While I don’t know how many of you use ethermine.org, I know they have been good to me. I wrote a nice little powershell script to run on-demand and to get an idea of where my profits stand. This script also hits Etherscan.io to look at my balance and Coingecko.com to get the current exchange rate and estimate $USD/hour, day, month, etc profits.
First, “Da da da daaaaa”, here’s my happy little mining rig.
Well, that’s a thermal image of it. You see, for those who don’t know, Ethereium is “made” by doing excessive computation with high-power video cards. Running a computer this hard generates a pile of heat. When we first turned this machine on, it was still in the tail of winter. Let’s just say that we used less than half the oil we normally do for the entire house.
Here’s the actual box. Excuse the mess. Things often get hectic on my various workbenches.
So, to get started, ethermine offers a wonderful little api that is accessible via
"http://ethermine.org/api/miner_new/<youraccountnumberhere>" If you browse to that address, you get a big screen full of text that looks similar to a spreadsheet given a large enough screen. What you are looking at, is the actual data that ethermine.org uses to build up its own graphs and diagrams. Let’s look at the available parameters. Since we will be using it a lot, let’s set up a variable for our Etherium wallet number. For the purpose of this script, we will use the current top miner on ethermine.org. This all can be done in powershell using Invoke-RestMethod like so:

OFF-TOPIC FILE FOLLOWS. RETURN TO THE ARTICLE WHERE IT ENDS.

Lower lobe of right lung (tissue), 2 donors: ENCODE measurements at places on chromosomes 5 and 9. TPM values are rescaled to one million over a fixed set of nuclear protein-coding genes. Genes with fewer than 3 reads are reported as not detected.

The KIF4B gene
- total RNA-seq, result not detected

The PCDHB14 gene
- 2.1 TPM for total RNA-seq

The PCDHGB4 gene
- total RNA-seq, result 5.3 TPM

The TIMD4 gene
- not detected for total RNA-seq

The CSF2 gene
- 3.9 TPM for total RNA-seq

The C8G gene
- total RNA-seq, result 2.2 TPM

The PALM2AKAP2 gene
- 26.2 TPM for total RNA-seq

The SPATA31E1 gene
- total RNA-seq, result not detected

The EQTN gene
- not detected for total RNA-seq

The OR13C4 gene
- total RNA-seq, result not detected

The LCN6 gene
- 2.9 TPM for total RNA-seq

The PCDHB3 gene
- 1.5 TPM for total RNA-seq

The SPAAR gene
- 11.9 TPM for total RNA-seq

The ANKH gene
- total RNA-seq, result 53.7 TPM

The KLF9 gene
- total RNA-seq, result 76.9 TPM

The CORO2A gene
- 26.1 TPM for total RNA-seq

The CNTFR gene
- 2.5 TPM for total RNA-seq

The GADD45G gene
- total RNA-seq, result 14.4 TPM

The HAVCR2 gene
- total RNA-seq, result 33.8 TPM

$ETHACCTNUMBER=ec9ec16cd0725cdbfe3f6d9e449d7eadd50b6aee $ethermineweb_API = "http://ethermine.org/api/miner_new/$ETHACCTNUMBER" $etherminejson = Invoke-RestMethod -Uri $ethermineweb_API
This sets the $etherminejson to all the available data from the API. Invoke-RestMethod is quite nice, it will auto-parse a json api for us to use like so.
Well that’s neat. Look, we can access every parameter we might need simply by addressing $etherminejson.
Let’s set up another one of these for the etherscan API. Same trick as before, using Invoke-RestMethod.
$totalcoinjson = Invoke-RestMethod -Uri $totalcoinweb_API
As you can see, $totalcoinjson.result gives us our eth total x10 ^37! Neat! Let’s clean that up to be human readable, and also add in our “waiting to be payed out balance.” from ethermine.
$totalcoinweb_API = "http://api.etherscan.io/api?module=account&action=balance&address=0x$ETHACCTNUMBER&tag=latest" $totalcoinjson = Invoke-RestMethod -Uri $totalcoinweb_API
Lastly, we want to get the current ETH value from somewhere. I looked briefely, but didn’t find anywhere that was friendly with an API. So, we resort to good ol’ web scraping. This next script emulates a web request, gets the entire HTML of the page, and we are going to split up the HTML contents based on some text. This will give us the USD value of the coin.
$coinvaluejson = (((Invoke-WebRequest -Uri $coinsite -Method Get) -split "The value of Ethereum for today is <b>") -split "</b>.").substring(1) $coinvalue = $coinvaluejson
$coinvalue then will result to USD.
The last thing I want to do to have slightly more realistic estimates, is subtract my current cost of operations (electricity) then do some math related to that.